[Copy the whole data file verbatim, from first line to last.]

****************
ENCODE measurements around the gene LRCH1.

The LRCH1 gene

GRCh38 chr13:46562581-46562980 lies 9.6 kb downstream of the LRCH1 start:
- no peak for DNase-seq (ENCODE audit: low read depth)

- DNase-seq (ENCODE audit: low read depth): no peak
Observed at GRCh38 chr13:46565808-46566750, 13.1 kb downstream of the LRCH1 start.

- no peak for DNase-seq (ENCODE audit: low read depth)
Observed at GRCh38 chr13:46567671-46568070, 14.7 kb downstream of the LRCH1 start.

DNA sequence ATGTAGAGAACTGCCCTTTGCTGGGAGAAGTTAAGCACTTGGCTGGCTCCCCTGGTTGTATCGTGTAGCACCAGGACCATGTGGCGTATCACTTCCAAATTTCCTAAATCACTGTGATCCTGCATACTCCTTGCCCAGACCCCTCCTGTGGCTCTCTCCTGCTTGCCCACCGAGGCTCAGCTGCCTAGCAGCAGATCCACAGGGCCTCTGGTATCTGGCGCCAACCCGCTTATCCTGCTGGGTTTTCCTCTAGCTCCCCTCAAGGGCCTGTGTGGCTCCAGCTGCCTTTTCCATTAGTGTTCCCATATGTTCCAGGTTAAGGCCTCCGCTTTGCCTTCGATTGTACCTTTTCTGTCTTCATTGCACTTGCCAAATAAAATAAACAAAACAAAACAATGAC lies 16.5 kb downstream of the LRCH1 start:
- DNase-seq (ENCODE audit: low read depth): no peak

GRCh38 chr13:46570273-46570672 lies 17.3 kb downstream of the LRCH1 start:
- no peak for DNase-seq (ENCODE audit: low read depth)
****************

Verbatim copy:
ENCODE measurements around the gene LRCH1.

The LRCH1 gene

GRCh38 chr13:46562581-46562980 lies 9.6 kb downstream of the LRCH1 start:
- no peak for DNase-seq (ENCODE audit: low read depth)

- DNase-seq (ENCODE audit: low read depth): no peak
Observed at GRCh38 chr13:46565808-46566750, 13.1 kb downstream of the LRCH1 start.

- no peak for DNase-seq (ENCODE audit: low read depth)
Observed at GRCh38 chr13:46567671-46568070, 14.7 kb downstream of the LRCH1 start.

DNA sequence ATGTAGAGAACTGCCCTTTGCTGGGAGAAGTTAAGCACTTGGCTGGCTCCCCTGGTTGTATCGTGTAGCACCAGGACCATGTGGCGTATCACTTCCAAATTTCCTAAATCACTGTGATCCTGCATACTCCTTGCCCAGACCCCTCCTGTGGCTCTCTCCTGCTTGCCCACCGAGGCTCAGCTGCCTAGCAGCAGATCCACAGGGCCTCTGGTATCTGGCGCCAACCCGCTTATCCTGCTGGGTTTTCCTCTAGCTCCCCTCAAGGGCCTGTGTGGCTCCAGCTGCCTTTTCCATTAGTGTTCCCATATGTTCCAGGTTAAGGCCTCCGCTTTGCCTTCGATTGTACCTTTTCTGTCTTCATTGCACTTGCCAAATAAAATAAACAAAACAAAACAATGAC lies 16.5 kb downstream of the LRCH1 start:
- DNase-seq (ENCODE audit: low read depth): no peak

GRCh38 chr13:46570273-46570672 lies 17.3 kb downstream of the LRCH1 start:
- no peak for DNase-seq (ENCODE audit: low read depth)